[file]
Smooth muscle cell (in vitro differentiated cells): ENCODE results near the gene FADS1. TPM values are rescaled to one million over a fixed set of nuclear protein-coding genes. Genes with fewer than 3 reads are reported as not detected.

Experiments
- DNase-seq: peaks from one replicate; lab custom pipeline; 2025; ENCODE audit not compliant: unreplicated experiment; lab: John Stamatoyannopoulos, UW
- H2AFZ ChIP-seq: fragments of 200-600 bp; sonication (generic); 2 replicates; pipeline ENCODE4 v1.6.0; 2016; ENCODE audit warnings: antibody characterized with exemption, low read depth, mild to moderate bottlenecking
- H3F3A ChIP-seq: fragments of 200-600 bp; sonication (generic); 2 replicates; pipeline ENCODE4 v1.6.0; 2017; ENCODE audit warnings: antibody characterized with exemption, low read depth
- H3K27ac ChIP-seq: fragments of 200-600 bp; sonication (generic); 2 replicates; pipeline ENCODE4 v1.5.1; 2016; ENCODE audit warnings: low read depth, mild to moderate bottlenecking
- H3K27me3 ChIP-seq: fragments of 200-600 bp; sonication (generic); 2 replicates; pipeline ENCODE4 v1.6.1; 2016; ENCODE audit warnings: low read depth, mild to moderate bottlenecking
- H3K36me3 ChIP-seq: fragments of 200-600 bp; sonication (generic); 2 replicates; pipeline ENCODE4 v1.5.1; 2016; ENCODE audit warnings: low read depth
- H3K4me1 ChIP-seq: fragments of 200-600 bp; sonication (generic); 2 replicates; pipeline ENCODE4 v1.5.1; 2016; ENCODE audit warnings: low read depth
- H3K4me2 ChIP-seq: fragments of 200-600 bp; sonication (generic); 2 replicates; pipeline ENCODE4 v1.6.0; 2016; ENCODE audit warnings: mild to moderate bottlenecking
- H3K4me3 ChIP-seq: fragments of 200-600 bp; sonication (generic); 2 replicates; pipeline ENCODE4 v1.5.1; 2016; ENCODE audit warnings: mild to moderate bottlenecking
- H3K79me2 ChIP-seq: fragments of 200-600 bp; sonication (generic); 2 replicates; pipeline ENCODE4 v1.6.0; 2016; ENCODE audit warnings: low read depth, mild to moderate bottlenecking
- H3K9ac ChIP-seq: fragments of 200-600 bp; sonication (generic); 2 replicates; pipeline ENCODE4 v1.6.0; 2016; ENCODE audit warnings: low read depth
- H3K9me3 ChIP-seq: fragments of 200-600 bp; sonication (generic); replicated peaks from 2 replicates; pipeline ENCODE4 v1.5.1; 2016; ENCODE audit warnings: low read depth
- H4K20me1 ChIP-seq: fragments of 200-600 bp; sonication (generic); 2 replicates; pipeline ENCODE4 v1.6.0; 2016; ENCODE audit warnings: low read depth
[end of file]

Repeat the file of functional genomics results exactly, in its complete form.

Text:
Smooth muscle cell (in vitro differentiated cells): ENCODE results near the gene FADS1. TPM values are rescaled to one million over a fixed set of nuclear protein-coding genes. Genes with fewer than 3 reads are reported as not detected.

Experiments
- DNase-seq: peaks from one replicate; lab custom pipeline; 2025; ENCODE audit not compliant: unreplicated experiment; lab: John Stamatoyannopoulos, UW
- H2AFZ ChIP-seq: fragments of 200-600 bp; sonication (generic); 2 replicates; pipeline ENCODE4 v1.6.0; 2016; ENCODE audit warnings: antibody characterized with exemption, low read depth, mild to moderate bottlenecking
- H3F3A ChIP-seq: fragments of 200-600 bp; sonication (generic); 2 replicates; pipeline ENCODE4 v1.6.0; 2017; ENCODE audit warnings: antibody characterized with exemption, low read depth
- H3K27ac ChIP-seq: fragments of 200-600 bp; sonication (generic); 2 replicates; pipeline ENCODE4 v1.5.1; 2016; ENCODE audit warnings: low read depth, mild to moderate bottlenecking
- H3K27me3 ChIP-seq: fragments of 200-600 bp; sonication (generic); 2 replicates; pipeline ENCODE4 v1.6.1; 2016; ENCODE audit warnings: low read depth, mild to moderate bottlenecking
- H3K36me3 ChIP-seq: fragments of 200-600 bp; sonication (generic); 2 replicates; pipeline ENCODE4 v1.5.1; 2016; ENCODE audit warnings: low read depth
- H3K4me1 ChIP-seq: fragments of 200-600 bp; sonication (generic); 2 replicates; pipeline ENCODE4 v1.5.1; 2016; ENCODE audit warnings: low read depth
- H3K4me2 ChIP-seq: fragments of 200-600 bp; sonication (generic); 2 replicates; pipeline ENCODE4 v1.6.0; 2016; ENCODE audit warnings: mild to moderate bottlenecking
- H3K4me3 ChIP-seq: fragments of 200-600 bp; sonication (generic); 2 replicates; pipeline ENCODE4 v1.5.1; 2016; ENCODE audit warnings: mild to moderate bottlenecking
- H3K79me2 ChIP-seq: fragments of 200-600 bp; sonication (generic); 2 replicates; pipeline ENCODE4 v1.6.0; 2016; ENCODE audit warnings: low read depth, mild to moderate bottlenecking
- H3K9ac ChIP-seq: fragments of 200-600 bp; sonication (generic); 2 replicates; pipeline ENCODE4 v1.6.0; 2016; ENCODE audit warnings: low read depth
- H3K9me3 ChIP-seq: fragments of 200-600 bp; sonication (generic); replicated peaks from 2 replicates; pipeline ENCODE4 v1.5.1; 2016; ENCODE audit warnings: low read depth
- H4K20me1 ChIP-seq: fragments of 200-600 bp; sonication (generic); 2 replicates; pipeline ENCODE4 v1.6.0; 2016; ENCODE audit warnings: low read depth